Rules Review: Competing at a different rank reviewed
It happens all the time and in some leagues, it is allowed by the rules: people move up in divisions in competition to challenge themselves. For instance, a brown belt is winning constantly in the advanced division and decides to move up to the black belt division for more competition. Is this a good thing or a bad thing?
The rules of various leagues give some insight as to how those leagues view this type of move. In NASKA (North American Sport Karate Association), for instance, the rules clearly state that “a competitor must compete at the highest belt level they have earned in the martial arts. A competitor can never compete in a division of which he/she had not earned that rank.” In the NBL (National Black Belt League), the rules don’t seem to indicate that a player must compete at any specific rank based on training. Instead, competitors must compete in “the proper division of the color belt that he/she is wearing when he/she is being staged at the division he/she is competing in.” Also, players must compete at the same belt rank “in all events and divisions at the tournament.” For the WAKO (World Association of Kickboxing Association) there are no guidelines for belt rank at all but most WAKO events do not offer divisions based on ranking.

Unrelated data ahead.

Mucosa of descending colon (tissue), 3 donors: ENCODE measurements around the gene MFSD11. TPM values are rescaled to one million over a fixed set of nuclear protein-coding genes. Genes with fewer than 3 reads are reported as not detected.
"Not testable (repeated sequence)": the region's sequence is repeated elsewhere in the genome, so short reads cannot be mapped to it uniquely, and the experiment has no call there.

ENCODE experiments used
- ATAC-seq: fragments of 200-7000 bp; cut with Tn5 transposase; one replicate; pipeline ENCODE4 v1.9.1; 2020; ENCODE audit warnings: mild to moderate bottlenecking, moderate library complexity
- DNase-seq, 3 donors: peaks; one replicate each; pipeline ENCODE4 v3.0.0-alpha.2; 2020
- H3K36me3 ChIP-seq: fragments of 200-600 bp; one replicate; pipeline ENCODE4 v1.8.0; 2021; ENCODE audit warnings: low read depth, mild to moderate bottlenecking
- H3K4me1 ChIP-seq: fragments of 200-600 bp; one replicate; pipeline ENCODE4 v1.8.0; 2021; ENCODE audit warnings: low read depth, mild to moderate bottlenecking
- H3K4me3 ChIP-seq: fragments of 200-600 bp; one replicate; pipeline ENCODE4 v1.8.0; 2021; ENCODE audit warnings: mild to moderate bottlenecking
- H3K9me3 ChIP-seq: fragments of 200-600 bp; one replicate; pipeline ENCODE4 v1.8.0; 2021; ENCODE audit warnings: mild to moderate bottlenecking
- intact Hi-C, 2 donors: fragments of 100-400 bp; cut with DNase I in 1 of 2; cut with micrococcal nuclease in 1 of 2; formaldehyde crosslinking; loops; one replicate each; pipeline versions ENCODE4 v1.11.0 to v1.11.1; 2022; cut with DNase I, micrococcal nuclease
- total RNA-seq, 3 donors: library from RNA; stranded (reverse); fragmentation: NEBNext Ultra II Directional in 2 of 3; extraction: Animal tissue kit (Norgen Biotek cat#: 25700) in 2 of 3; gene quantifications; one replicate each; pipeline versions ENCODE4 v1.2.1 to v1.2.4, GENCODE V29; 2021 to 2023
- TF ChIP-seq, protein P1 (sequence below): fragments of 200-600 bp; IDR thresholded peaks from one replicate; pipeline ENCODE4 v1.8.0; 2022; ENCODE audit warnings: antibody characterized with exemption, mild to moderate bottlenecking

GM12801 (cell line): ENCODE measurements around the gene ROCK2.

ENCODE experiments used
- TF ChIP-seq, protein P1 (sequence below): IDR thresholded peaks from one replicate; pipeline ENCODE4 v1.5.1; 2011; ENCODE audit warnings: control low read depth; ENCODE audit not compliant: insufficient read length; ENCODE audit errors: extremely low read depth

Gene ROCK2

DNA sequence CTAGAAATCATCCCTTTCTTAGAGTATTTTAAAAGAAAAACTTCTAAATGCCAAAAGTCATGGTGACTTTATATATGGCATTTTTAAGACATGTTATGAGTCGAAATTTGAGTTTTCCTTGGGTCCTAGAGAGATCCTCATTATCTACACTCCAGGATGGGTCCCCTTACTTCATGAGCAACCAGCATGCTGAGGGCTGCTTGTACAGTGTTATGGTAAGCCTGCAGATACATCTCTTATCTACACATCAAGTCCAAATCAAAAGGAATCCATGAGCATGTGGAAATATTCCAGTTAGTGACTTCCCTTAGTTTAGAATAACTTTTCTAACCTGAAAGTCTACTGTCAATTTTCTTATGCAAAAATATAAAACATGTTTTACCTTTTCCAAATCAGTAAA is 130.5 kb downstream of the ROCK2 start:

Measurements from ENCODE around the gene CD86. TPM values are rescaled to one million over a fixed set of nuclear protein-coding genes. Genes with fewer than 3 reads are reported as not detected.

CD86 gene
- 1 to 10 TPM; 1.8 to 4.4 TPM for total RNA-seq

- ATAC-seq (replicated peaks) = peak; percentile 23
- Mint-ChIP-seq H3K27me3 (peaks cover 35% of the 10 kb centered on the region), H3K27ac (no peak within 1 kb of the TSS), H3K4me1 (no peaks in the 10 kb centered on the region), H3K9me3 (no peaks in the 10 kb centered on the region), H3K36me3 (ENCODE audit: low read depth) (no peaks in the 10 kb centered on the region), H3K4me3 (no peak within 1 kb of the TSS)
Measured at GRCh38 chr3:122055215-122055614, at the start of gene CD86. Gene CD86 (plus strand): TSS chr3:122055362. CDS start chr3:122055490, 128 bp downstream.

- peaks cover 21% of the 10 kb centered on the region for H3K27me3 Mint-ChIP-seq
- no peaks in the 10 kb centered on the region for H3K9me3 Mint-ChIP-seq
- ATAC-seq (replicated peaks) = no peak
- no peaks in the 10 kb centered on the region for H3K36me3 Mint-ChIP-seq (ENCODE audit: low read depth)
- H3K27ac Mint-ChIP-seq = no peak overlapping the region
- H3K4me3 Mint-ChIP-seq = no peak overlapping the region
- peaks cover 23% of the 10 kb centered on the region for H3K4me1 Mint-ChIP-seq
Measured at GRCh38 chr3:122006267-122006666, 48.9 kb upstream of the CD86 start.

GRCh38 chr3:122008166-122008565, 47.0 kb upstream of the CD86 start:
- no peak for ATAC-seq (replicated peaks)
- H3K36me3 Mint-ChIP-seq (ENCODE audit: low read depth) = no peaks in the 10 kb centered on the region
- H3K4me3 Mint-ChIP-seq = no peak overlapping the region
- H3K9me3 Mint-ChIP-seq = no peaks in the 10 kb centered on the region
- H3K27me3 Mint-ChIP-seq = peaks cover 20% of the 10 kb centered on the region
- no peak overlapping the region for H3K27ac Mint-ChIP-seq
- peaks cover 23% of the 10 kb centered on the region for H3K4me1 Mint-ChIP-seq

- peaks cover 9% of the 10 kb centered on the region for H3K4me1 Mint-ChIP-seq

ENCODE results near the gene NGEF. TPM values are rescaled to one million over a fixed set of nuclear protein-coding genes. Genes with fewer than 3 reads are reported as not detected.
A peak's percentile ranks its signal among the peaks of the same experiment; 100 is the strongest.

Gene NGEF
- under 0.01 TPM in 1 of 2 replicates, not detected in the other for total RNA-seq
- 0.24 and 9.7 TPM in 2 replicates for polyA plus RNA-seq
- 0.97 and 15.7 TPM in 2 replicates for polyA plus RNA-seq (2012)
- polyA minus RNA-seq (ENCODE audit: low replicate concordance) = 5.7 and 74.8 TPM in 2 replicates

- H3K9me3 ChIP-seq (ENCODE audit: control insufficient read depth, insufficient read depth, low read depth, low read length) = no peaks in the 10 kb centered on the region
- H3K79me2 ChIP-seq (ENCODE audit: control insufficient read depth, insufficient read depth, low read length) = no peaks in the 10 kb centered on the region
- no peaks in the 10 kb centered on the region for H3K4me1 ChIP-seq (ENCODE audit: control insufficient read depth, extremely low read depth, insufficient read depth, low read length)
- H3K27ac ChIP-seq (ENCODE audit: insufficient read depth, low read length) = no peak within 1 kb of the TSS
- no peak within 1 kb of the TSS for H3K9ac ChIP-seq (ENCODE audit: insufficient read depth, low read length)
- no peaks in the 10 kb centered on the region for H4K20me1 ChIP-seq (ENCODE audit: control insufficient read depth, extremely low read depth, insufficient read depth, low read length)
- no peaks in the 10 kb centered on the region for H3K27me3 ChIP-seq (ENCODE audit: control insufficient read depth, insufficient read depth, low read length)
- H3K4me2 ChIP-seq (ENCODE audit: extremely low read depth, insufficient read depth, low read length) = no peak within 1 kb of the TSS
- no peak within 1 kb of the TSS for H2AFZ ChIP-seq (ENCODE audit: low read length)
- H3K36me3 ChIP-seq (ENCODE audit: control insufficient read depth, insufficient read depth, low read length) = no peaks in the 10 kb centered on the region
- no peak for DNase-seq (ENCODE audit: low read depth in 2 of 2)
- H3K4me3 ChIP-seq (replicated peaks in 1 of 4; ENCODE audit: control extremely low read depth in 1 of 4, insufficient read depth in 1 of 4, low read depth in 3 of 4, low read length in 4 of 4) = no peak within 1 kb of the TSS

In addition to the rules of the league, there are safety and morality concerns as well. If a lower rank moves up to a higher rank division and gets hurt, should the competitor assume the risk of moving up? No tournament requires certification from competitors of their ranking. There would be no way for officials to determine if a competitor was competing in the wrong rank level.
In addition, martial arts is not just a sport. Most competitors get their belt ranks from instructors and through martial arts systems. Is it appropriate for a competitor who has not actually achieved a ranking in his/her system to wear a different belt?
Of course, there is also the concern that if a competitor is not being challenged at a lower rank, he or she should move up. First, the competitor who is not challenged may get bored with competition and may stagnate in development. Second, the other competitors who are not at the level of the better competitor don’t stand much of a chance and should be allowed to develop at their own pace.
Moving up in competition level based on rank is a decision that is not to be made lightly. Once a competitor moves up, he/she typically can not move back down. The decision should be made by the competitor and typically with input from his or her coach or instructor.
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